After a panel that brought the cast and creative team behind Firefly to tears, Joss Whedon, Tim Minear, Adam Baldwin, Nathan Fillion, Summer Glau, Sean Maher and Alan Tudyk gathered for a press conference to highlight the retrospective special that Science will air for the show on 11 November, following another marathon of the show on the same network.
In much the same way as the panel didn’t always answer the questions as they were asked, it was clear by the end of the conference that the cast and crew love and still respond to their characters. Fillion, who did his fair share of talking in a way that mimicked his role as Captain Mal, always found a way to lighten the mood, while still getting to the heart of the matter–the show’s lasting messages.
Strong women on the show were strong for different reasons, as one person asked about the use of the strong militaristic woman, in Zoe, compared to some other female tropes on television today.
There is a certain amount of perspective that most of the cast has about the show. Tudyk talked about the way that re-watching the show after ten years can change opinions, but ultimately, he still loves the show and loves the premise.
In a question off-topic from Firefly, it seems that Joss Whedon might be trolling the internet if his ideas for a rebooted version of the show were true. Andrew Garfield as Mal; Zac Efron as Simon (again!)? When did he find Tumblr?
The press conference turned a bit somber, as one woman asked about what Whedon thought of why some military men and women respond so strongly to the show and its message. Both Minear and Whedon were happy to know that the show has meant something to those men.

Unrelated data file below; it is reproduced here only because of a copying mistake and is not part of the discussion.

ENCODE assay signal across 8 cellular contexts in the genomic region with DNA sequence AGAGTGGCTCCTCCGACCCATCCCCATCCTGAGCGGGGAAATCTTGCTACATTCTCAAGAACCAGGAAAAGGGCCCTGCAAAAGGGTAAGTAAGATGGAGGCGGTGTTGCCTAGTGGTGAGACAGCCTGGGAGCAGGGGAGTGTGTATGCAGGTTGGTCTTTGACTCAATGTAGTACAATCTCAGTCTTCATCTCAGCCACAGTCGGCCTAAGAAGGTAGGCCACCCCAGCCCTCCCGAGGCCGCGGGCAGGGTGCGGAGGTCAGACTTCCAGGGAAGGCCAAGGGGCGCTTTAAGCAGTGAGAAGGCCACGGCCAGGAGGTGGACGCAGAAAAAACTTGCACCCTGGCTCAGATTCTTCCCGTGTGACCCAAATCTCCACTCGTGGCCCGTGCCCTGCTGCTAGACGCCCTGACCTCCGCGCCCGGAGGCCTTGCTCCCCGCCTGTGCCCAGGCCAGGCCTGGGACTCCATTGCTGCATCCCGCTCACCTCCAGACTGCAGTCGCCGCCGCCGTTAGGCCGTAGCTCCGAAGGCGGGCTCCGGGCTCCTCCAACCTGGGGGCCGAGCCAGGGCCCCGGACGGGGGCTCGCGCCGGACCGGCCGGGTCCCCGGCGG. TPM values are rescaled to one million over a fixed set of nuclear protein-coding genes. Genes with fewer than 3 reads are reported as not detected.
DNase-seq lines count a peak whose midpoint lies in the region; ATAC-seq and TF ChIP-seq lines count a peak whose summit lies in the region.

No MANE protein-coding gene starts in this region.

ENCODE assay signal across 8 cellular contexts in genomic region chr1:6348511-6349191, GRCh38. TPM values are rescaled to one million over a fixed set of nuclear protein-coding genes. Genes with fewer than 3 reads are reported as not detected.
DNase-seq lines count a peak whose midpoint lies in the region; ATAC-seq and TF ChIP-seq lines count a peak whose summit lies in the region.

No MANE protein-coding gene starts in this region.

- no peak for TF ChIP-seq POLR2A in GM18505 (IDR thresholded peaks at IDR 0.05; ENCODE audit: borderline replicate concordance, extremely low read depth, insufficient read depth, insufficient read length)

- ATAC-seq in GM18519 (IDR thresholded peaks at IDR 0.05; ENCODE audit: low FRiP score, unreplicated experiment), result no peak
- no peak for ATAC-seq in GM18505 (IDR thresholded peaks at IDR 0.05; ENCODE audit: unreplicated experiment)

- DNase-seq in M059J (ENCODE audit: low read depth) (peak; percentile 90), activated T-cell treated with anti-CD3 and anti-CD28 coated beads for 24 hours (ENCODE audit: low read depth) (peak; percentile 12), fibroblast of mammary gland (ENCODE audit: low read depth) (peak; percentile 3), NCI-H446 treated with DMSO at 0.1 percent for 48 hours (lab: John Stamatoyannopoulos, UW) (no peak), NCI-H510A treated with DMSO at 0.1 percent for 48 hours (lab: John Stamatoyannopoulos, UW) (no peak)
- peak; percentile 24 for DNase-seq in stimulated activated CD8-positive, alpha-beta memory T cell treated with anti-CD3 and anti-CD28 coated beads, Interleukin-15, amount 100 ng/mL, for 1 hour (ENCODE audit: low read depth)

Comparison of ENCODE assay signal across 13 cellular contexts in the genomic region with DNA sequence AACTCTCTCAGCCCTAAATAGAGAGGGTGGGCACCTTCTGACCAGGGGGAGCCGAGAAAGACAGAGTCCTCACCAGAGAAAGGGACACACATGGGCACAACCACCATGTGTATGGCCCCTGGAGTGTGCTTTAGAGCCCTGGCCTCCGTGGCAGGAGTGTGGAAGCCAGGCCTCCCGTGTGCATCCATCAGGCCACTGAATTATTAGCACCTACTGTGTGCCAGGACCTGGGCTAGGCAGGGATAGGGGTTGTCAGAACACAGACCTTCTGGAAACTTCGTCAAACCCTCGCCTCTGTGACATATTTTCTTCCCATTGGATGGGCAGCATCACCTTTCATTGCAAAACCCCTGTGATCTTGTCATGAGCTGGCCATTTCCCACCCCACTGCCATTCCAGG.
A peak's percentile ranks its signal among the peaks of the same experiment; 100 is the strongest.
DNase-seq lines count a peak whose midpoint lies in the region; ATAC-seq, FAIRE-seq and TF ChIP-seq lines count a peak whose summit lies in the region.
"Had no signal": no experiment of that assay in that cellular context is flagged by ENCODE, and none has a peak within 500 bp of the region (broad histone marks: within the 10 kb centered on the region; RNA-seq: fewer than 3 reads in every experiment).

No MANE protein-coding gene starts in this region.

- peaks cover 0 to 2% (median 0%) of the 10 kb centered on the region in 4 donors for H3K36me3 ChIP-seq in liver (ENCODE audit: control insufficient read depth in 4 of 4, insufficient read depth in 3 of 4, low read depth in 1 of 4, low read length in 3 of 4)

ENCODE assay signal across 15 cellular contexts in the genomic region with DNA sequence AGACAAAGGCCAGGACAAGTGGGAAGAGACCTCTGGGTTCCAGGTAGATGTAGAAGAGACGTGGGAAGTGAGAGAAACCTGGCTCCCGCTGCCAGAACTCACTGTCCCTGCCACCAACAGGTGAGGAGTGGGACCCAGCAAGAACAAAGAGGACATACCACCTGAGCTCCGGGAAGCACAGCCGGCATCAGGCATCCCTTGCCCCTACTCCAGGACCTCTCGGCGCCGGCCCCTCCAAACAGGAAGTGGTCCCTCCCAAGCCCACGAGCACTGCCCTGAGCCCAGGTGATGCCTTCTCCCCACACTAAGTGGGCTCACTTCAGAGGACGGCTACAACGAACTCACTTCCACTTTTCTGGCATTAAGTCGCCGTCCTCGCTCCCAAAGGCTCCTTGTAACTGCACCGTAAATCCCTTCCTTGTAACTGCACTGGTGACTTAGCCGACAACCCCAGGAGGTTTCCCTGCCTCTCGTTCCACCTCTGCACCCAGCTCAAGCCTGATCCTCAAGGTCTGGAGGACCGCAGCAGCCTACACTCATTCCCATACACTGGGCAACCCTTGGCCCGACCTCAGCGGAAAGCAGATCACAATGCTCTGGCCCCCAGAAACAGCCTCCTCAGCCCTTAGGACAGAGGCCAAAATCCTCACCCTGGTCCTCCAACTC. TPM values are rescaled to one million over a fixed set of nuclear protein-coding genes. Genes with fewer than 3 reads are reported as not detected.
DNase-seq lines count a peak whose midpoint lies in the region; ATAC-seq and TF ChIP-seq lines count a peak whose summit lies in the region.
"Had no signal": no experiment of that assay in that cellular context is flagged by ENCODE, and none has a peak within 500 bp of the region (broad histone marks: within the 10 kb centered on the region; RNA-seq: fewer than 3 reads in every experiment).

For Dark Horse Comics, the Firefly/Serenity books have been some of the best selling and there are plans for other books in the works.
A string of questions were trying to get at the lasting influence of the show, either in the connection with original fans or the new fans who might have been exposed to the show on a Friday morning waiting in line. Minear hoped that a new generation of fans would know that the show was right and that the show as good. As the youngest of all the Nice Girls told Melissa during the panel, sitting in the room watching the panel made her want to watch the show. [Editor's Note: That would be my almost-11-year-old niece, Elizabeth, who initially told everyone she was going to the Twilight panel. *sigh*] Hopefully those small fans who have been exposed to the show will care as much about it as this room did.
For a show that lasted thirteen episodes and a movie, it’s hard to imagine the lasting influence, but hopefully there will be kids in Jayne hats, or girls wanting to be Kaylee, by the time most of us are older and maybe a little grey.
Check out Science for Firefly marathons, and be sure to watch on 11 November 2012 when the channel airs a 10th Anniversary special, cut from footage from the Friday panel at Comic Con and a cast and crew roundtable.